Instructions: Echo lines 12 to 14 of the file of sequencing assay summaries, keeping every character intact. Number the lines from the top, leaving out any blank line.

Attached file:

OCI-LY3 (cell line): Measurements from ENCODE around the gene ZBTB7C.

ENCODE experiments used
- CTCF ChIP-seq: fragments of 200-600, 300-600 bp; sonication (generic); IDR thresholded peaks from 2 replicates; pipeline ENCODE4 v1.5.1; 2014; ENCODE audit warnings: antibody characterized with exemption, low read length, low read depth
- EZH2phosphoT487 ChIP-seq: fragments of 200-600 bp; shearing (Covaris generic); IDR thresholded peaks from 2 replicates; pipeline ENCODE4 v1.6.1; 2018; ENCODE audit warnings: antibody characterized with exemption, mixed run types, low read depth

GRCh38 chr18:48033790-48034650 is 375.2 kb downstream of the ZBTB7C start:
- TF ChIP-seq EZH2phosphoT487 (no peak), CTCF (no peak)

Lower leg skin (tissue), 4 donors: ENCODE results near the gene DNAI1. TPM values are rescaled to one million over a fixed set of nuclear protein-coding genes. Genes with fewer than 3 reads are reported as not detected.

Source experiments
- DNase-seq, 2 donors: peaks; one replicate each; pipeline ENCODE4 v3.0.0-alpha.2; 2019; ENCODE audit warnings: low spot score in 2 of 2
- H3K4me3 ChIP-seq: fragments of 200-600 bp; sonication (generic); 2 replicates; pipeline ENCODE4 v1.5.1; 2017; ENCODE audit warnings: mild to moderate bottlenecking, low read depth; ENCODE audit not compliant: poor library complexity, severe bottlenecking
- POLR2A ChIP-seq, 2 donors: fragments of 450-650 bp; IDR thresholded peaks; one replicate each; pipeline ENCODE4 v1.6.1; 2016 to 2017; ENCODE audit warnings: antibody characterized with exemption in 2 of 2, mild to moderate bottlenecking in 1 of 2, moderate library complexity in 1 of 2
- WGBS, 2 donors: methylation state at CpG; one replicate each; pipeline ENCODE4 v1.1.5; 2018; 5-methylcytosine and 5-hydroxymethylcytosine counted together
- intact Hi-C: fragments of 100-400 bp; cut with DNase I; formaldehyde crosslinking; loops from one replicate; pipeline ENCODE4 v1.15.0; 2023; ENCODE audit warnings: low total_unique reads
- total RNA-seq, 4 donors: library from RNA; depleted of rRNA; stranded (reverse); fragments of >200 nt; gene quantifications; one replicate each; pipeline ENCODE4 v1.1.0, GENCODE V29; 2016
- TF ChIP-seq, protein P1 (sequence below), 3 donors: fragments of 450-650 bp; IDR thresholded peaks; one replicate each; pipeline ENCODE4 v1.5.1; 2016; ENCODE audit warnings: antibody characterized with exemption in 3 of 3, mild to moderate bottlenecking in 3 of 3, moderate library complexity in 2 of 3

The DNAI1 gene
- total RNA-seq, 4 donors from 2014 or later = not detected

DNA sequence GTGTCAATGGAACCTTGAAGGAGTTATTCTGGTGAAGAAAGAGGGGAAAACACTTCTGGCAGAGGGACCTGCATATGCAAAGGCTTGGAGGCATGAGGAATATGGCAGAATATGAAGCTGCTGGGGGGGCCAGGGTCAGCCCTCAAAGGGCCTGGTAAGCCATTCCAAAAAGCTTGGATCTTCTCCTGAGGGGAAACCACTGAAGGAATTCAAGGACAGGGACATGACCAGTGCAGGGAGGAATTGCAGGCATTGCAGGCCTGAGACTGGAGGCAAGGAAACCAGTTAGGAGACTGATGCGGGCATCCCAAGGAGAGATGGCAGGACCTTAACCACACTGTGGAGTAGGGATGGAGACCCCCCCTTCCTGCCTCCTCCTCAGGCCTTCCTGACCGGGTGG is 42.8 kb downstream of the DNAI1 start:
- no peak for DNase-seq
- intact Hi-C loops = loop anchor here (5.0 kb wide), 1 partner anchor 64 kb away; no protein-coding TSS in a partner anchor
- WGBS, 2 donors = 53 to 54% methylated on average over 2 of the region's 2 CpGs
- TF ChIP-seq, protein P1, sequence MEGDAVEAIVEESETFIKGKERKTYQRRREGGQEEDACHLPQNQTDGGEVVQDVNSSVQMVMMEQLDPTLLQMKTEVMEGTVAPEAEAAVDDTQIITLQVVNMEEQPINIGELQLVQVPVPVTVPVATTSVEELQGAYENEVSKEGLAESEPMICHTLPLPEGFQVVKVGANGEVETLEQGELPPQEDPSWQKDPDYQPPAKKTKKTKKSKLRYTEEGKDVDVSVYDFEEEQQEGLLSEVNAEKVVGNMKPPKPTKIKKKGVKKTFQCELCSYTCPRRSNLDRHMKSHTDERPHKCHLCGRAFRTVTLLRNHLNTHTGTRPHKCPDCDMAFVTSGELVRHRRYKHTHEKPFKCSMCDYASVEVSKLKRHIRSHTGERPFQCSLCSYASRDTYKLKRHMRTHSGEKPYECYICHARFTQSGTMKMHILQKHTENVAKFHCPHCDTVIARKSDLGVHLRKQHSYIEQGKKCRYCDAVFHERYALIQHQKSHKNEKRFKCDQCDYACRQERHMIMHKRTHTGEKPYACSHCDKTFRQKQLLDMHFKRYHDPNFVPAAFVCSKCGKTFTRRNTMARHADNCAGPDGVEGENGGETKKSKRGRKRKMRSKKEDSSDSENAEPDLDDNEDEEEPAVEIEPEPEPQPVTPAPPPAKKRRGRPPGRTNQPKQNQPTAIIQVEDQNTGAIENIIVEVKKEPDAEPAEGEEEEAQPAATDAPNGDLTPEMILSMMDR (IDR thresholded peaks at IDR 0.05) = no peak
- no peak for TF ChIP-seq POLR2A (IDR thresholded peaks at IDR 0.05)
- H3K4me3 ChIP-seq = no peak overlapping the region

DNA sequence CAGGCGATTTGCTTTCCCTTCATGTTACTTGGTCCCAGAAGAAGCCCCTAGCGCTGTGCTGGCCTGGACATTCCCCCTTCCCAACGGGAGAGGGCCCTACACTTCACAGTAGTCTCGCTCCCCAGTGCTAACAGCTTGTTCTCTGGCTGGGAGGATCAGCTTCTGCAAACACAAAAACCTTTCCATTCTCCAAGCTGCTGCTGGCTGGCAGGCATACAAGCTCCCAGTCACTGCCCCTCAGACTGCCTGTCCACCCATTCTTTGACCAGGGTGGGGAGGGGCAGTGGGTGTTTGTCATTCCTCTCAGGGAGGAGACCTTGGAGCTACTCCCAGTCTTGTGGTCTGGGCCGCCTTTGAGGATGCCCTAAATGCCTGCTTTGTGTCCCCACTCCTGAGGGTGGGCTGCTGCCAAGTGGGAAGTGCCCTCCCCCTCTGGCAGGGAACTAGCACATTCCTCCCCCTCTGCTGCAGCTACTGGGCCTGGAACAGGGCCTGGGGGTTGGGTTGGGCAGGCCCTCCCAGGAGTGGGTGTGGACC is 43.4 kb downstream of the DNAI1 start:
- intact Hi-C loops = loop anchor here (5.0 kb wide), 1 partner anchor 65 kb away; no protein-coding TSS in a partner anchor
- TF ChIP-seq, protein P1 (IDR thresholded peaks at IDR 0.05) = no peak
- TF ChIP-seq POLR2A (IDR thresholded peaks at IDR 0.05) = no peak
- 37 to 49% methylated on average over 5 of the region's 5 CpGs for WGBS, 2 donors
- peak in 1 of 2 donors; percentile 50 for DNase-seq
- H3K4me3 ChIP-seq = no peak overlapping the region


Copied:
- WGBS, 2 donors: methylation state at CpG; one replicate each; pipeline ENCODE4 v1.1.5; 2018; 5-methylcytosine and 5-hydroxymethylcytosine counted together
- intact Hi-C: fragments of 100-400 bp; cut with DNase I; formaldehyde crosslinking; loops from one replicate; pipeline ENCODE4 v1.15.0; 2023; ENCODE audit warnings: low total_unique reads
- total RNA-seq, 4 donors: library from RNA; depleted of rRNA; stranded (reverse); fragments of >200 nt; gene quantifications; one replicate each; pipeline ENCODE4 v1.1.0, GENCODE V29; 2016